The Serpent - Review

Cunning and calculating, murderer Charles Sobhraj makes for an intriguing antagonist in BBC One’s new crime thriller, The Serpent.

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Cunning and calculating, murderer Charles Sobhraj makes for an intriguing antagonist in BBC One’s new crime thriller, The Serpent.

Jumping back and forward in the timeline, The Serpent documents Sobhraj’s time as his alter-ego, gemstone dealer, Alain Gautier. Sobhraj killed multiple travellers across Southeast Asia in the 1970’s along with his accomplices, Marie-Andrée Laclerc and Ajay Chowdhury. While Laclerc, Sobhraj’s French-Canadian girlfriend, turned a blind eye to what went on, Sobhraj and Chowdhury would go on to commit over 20 murders. Sobhraj and his accomplices would befriend their victims prior to drugging, robbing and eventually killing them.

The Serpent introduces French actor Tahar Rahim as the infamous serial killer. Rahim starred in the BAFTA award winning French language film A Prophet as well as in the film Mary Magdelene. The actor captures the personality of Charles Sobhraj perfectly. Sobhraj consistently knows what his next steps are and how to ensure his friends remain loyal. Rahim easily portrays this ability to control all those around him. This is especially apparent in his relationship with Marie-Andree Laclerc, played by Jenna Coleman. Again, Coleman is fantastic in this series as we see Laclerc turning into Monique, Sobhraj’s ideal girlfriend, as well as falling out of the illusion and becoming more concerned by Sobhraj’s actions.

After Sobhraj himself, the most chilling character in the series is undoubtedly Ajay Chowdhury, played brilliantly by Amesh Edireweera. After meeting Sobhraj in Thailand, Ajay becomes his most loyal follower and right-hand man. He assists Sobhraj unquestioningly with his robberies and murders, even, at times, carrying them out for him. Chowdhury’s attitude throughout the entire series is frightening, arrogant and intimidating. Chowdhury disappeared in 1976. In the series we see him left in the wilderness by Sobhraj, though in reality some believe he too was murdered. This makes Edireweera’s portrayal of Chowdhury extremely powerful, as his true nature is far more mysterious than any other character in the series.

While we witness Sobhraj’s ongoing murders, we are also given the story of Herman Knippenberg and his wife Angela. Knippenberg uncovered Sobhraj’s murder streak when he began investigating the deaths of two Dutch tourists while he worked at the Dutch Embassy in Bangkok, where Sobhraj and his accomplices were also living. While his growing obsession with Sobhraj ruined his relationship and work life, Knippenberg did not give up on ensuring justice for Sobhraj’s victims.

Billy Howle, who you may know from Dunkirk, again plays this role perfectly. He believably portrays Knippenberg’s descent into madness as he becomes obsessive about Sobhraj and his actions. This goes as far as alienating his wife Angela (Ellie Bamber) who throughout the series helps and supports Knippenberg in discovering the truth. Knippenberg also receives the help of Nadine (Mathilde Warnier) and Remi Girs (Grégoire Isvarine), Sobhraj’s neighbours and friends who equally want to get to the bottom of what has been going on. The team work together to identify other potential victims of Sobhraj and eventually convince the police of his crimes. Though Sobhraj manages to escape multiple times, he is eventually jailed for good in Nepal.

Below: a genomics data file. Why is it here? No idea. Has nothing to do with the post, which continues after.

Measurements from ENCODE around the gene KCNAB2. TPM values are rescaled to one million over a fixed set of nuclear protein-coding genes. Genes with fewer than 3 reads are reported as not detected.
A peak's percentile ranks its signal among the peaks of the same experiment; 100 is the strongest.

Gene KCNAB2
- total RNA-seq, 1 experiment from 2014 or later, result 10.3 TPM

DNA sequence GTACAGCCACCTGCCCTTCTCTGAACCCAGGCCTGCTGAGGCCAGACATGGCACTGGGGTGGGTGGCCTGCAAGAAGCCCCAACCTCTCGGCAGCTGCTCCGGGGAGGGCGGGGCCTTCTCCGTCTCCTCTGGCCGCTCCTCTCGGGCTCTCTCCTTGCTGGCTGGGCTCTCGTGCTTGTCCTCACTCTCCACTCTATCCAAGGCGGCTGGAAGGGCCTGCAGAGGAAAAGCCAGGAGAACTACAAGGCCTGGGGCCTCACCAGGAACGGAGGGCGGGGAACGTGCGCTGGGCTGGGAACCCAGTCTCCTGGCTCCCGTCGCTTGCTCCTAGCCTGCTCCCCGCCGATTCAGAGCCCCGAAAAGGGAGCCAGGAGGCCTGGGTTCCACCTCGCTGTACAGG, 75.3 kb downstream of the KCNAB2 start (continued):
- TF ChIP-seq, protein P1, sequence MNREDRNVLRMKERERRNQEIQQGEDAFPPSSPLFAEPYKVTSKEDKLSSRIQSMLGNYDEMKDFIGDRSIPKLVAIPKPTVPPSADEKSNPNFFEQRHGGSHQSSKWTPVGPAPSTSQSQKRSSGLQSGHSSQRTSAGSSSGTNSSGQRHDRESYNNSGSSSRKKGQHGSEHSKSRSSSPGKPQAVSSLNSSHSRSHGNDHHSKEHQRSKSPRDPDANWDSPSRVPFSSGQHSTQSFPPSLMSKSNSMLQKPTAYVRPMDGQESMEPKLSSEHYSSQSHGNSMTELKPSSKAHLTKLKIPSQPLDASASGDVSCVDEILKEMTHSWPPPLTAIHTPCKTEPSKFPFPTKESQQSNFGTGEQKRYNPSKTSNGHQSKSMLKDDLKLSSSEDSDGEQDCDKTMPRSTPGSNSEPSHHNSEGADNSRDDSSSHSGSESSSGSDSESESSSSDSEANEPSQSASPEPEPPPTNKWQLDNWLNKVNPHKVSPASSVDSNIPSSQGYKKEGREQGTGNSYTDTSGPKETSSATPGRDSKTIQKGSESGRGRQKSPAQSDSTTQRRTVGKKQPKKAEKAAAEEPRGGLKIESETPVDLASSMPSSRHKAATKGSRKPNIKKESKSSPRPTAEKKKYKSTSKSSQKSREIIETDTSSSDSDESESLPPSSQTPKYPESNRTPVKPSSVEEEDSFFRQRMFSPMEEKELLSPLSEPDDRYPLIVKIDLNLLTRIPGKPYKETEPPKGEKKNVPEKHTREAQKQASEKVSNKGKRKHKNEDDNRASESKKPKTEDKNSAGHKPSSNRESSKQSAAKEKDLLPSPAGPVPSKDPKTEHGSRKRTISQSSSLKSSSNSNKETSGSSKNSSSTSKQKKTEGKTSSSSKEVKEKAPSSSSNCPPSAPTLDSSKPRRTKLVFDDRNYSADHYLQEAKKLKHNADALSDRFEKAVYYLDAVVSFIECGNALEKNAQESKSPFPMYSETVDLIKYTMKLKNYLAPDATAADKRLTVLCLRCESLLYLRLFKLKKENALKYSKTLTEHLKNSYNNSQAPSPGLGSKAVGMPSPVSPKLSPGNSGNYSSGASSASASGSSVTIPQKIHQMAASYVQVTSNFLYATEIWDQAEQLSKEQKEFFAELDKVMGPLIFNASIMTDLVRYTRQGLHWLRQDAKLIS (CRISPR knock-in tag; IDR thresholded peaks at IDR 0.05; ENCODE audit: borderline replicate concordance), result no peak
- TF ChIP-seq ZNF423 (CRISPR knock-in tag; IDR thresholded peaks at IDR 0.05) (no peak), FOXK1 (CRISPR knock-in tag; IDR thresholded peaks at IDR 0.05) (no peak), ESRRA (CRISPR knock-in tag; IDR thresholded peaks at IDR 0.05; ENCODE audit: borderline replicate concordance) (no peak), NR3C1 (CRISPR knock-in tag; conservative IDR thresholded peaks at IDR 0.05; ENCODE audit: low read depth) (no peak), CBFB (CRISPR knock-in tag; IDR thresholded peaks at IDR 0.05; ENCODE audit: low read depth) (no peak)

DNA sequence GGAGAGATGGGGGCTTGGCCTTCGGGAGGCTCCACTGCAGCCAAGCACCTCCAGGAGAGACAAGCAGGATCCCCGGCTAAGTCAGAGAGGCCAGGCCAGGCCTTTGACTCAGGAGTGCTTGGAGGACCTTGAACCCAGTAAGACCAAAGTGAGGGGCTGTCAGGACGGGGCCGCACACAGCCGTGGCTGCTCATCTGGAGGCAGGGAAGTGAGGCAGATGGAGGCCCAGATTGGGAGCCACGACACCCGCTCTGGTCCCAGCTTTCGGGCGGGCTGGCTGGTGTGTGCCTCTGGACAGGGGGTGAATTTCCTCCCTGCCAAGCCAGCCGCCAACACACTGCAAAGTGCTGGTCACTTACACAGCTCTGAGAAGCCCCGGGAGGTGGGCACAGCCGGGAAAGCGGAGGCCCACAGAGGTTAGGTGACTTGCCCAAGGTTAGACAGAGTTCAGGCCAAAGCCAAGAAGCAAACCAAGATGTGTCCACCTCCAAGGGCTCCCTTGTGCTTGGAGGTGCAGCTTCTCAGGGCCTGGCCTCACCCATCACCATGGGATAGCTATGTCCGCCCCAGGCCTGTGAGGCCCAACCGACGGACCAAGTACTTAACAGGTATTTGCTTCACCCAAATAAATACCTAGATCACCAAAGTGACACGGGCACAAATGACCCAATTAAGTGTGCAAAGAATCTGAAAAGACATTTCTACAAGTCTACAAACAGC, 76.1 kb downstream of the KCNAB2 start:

While the acting in this series is first class, the cinematography and fashion helps us to believe we are truly watching the story play out in the 1970’s. Each episode includes short clips of the decade, blended with new scenes from the show, transporting the viewer to the 1970’s and giving the show a sense of realness to go along with the true story it tells. Marie’s fashion sense when she plays the role of ‘Monique’ also brings this show to life. Not only are her clothes envy worthy, but also add to the image Sobhraj wanted her to portray. Classy and stylish, Monique appears as the perfect girlfriend for successful gemstone merchant, Alain Gautier.

In the final scenes of The Serpent we see Knippenberg aid the police in Sobhraj’s final arrest in Nepal, finally securing a life sentence for the killer he spent his life trying to catch. We are also, satisfyingly, given information on what happened to each character after the events of the series. Marie-Andrée Laclerc was released from prison to return to Canada to die after a cancer diagnosis. She died aged 38, far away from Sobhraj. Herman Knippenberg is now retired in New Zealand and still ensures his files on Sobhraj are updated to this day.


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